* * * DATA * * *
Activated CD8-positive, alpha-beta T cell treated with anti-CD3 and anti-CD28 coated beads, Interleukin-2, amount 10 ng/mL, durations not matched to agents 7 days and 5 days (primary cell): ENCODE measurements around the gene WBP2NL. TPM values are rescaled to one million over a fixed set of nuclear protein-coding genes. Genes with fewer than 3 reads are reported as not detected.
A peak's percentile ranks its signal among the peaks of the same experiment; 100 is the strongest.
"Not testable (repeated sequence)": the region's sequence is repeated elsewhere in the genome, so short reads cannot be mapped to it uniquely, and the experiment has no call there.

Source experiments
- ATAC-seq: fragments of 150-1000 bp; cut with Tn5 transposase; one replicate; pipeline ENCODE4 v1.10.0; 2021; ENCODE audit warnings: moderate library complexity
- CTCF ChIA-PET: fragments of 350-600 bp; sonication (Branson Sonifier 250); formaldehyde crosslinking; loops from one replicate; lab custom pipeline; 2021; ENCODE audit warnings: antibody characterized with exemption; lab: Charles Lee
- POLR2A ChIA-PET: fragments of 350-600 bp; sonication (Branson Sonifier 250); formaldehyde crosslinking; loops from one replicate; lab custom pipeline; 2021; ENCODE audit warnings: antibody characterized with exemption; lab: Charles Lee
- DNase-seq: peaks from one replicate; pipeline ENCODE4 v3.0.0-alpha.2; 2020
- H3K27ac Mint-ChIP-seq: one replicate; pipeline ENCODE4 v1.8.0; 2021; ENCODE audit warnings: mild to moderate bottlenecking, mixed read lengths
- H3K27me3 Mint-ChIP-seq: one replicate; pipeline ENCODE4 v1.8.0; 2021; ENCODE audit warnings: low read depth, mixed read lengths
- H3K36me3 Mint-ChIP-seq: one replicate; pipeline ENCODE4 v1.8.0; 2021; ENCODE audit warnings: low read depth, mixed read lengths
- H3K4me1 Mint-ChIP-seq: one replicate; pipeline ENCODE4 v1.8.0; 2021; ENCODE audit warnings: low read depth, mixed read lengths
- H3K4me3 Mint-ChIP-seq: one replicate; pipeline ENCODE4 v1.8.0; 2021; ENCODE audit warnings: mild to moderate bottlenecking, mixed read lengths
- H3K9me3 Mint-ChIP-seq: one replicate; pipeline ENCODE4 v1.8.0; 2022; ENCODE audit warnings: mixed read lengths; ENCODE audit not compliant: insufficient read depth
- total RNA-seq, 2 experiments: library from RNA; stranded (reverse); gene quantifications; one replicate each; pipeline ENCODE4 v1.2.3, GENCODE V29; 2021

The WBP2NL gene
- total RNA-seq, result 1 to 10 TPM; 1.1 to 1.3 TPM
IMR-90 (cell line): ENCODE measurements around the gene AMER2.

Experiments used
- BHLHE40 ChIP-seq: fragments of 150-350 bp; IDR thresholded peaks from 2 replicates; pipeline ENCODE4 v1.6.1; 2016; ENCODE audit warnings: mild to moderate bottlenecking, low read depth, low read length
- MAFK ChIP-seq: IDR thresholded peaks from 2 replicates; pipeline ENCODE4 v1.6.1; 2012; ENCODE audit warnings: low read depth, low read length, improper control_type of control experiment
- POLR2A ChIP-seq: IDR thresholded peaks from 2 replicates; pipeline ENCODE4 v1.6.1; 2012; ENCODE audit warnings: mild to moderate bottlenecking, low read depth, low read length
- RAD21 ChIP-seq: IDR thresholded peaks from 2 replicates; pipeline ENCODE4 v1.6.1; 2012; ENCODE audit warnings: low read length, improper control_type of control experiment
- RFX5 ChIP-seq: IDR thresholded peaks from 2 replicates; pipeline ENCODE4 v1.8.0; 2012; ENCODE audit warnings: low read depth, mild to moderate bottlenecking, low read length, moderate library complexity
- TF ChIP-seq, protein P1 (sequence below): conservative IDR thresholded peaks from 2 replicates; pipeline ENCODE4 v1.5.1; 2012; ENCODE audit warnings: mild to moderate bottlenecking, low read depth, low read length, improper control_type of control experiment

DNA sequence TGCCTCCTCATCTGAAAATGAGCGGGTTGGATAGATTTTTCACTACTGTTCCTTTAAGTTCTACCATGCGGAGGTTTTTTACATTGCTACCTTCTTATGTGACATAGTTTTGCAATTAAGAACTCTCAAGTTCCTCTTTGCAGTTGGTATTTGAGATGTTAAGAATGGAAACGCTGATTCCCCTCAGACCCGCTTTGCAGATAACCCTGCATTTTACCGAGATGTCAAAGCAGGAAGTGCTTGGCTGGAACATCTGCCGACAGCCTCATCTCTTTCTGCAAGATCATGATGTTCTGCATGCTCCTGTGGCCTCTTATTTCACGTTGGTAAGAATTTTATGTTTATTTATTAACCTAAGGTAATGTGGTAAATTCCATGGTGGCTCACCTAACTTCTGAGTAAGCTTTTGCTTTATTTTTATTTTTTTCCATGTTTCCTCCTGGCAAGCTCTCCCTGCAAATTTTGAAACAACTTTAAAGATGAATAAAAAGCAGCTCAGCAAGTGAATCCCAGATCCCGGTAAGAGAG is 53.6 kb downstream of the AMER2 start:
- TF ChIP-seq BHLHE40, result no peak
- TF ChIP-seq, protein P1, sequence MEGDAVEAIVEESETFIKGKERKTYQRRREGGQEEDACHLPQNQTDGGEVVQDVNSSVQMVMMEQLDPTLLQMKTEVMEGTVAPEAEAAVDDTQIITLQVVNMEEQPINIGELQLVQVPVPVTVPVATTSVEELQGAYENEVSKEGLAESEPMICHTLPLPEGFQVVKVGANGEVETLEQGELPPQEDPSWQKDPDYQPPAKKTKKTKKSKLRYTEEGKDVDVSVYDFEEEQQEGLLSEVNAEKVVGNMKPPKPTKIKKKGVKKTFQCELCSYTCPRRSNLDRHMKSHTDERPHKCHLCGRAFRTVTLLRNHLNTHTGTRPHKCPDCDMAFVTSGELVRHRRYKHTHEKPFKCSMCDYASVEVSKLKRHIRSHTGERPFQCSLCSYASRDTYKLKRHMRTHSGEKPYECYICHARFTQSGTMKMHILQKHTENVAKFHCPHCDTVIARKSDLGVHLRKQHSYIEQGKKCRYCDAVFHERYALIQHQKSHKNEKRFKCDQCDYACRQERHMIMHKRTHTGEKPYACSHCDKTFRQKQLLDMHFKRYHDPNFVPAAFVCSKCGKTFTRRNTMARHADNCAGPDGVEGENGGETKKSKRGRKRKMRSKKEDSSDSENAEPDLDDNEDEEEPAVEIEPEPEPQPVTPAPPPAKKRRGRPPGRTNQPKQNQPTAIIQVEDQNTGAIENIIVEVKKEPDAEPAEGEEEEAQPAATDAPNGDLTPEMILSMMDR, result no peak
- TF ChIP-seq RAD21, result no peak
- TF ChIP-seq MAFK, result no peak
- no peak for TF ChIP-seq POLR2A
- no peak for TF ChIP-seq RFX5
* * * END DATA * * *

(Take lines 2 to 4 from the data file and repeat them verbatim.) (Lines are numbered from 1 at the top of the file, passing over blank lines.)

A peak's percentile ranks its signal among the peaks of the same experiment; 100 is the strongest.
"Not testable (repeated sequence)": the region's sequence is repeated elsewhere in the genome, so short reads cannot be mapped to it uniquely, and the experiment has no call there.

Source experiments